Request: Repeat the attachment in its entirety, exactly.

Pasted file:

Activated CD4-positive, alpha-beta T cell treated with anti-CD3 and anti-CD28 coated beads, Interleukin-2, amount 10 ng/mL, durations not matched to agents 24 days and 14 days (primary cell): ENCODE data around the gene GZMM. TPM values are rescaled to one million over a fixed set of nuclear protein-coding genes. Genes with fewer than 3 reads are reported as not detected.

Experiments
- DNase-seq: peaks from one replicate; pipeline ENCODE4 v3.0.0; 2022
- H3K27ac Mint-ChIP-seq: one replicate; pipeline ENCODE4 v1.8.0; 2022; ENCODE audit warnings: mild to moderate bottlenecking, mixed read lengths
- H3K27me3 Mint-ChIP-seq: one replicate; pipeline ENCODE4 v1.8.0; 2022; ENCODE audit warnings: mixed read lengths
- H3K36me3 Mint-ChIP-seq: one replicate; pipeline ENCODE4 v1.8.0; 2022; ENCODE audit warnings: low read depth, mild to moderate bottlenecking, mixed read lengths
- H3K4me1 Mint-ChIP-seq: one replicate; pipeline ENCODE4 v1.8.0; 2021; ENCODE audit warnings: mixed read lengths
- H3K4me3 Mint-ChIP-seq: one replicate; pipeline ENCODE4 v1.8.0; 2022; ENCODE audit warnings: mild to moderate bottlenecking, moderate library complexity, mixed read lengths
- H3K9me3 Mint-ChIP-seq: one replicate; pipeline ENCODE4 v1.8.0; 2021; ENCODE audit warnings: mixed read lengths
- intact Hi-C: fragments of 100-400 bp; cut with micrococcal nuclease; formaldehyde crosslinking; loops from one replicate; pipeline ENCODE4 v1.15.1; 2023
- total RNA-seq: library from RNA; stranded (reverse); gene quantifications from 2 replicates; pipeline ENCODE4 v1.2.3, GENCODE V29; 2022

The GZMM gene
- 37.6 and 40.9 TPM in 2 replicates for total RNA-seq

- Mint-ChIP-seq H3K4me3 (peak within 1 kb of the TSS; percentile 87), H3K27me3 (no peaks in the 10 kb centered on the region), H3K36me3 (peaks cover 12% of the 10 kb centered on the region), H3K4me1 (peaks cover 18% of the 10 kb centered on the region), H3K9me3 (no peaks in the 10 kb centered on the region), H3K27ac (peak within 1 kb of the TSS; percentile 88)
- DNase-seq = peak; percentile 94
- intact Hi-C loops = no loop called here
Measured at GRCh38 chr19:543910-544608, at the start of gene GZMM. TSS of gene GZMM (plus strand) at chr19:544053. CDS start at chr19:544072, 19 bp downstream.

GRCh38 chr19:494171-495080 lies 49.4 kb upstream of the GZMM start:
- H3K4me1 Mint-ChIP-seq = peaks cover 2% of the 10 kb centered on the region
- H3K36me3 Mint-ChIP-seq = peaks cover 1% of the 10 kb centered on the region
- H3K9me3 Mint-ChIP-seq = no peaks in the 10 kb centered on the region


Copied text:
Activated CD4-positive, alpha-beta T cell treated with anti-CD3 and anti-CD28 coated beads, Interleukin-2, amount 10 ng/mL, durations not matched to agents 24 days and 14 days (primary cell): ENCODE data around the gene GZMM. TPM values are rescaled to one million over a fixed set of nuclear protein-coding genes. Genes with fewer than 3 reads are reported as not detected.

Experiments
- DNase-seq: peaks from one replicate; pipeline ENCODE4 v3.0.0; 2022
- H3K27ac Mint-ChIP-seq: one replicate; pipeline ENCODE4 v1.8.0; 2022; ENCODE audit warnings: mild to moderate bottlenecking, mixed read lengths
- H3K27me3 Mint-ChIP-seq: one replicate; pipeline ENCODE4 v1.8.0; 2022; ENCODE audit warnings: mixed read lengths
- H3K36me3 Mint-ChIP-seq: one replicate; pipeline ENCODE4 v1.8.0; 2022; ENCODE audit warnings: low read depth, mild to moderate bottlenecking, mixed read lengths
- H3K4me1 Mint-ChIP-seq: one replicate; pipeline ENCODE4 v1.8.0; 2021; ENCODE audit warnings: mixed read lengths
- H3K4me3 Mint-ChIP-seq: one replicate; pipeline ENCODE4 v1.8.0; 2022; ENCODE audit warnings: mild to moderate bottlenecking, moderate library complexity, mixed read lengths
- H3K9me3 Mint-ChIP-seq: one replicate; pipeline ENCODE4 v1.8.0; 2021; ENCODE audit warnings: mixed read lengths
- intact Hi-C: fragments of 100-400 bp; cut with micrococcal nuclease; formaldehyde crosslinking; loops from one replicate; pipeline ENCODE4 v1.15.1; 2023
- total RNA-seq: library from RNA; stranded (reverse); gene quantifications from 2 replicates; pipeline ENCODE4 v1.2.3, GENCODE V29; 2022

The GZMM gene
- 37.6 and 40.9 TPM in 2 replicates for total RNA-seq

- Mint-ChIP-seq H3K4me3 (peak within 1 kb of the TSS; percentile 87), H3K27me3 (no peaks in the 10 kb centered on the region), H3K36me3 (peaks cover 12% of the 10 kb centered on the region), H3K4me1 (peaks cover 18% of the 10 kb centered on the region), H3K9me3 (no peaks in the 10 kb centered on the region), H3K27ac (peak within 1 kb of the TSS; percentile 88)
- DNase-seq = peak; percentile 94
- intact Hi-C loops = no loop called here
Measured at GRCh38 chr19:543910-544608, at the start of gene GZMM. TSS of gene GZMM (plus strand) at chr19:544053. CDS start at chr19:544072, 19 bp downstream.

GRCh38 chr19:494171-495080 lies 49.4 kb upstream of the GZMM start:
- H3K4me1 Mint-ChIP-seq = peaks cover 2% of the 10 kb centered on the region
- H3K36me3 Mint-ChIP-seq = peaks cover 1% of the 10 kb centered on the region
- H3K9me3 Mint-ChIP-seq = no peaks in the 10 kb centered on the region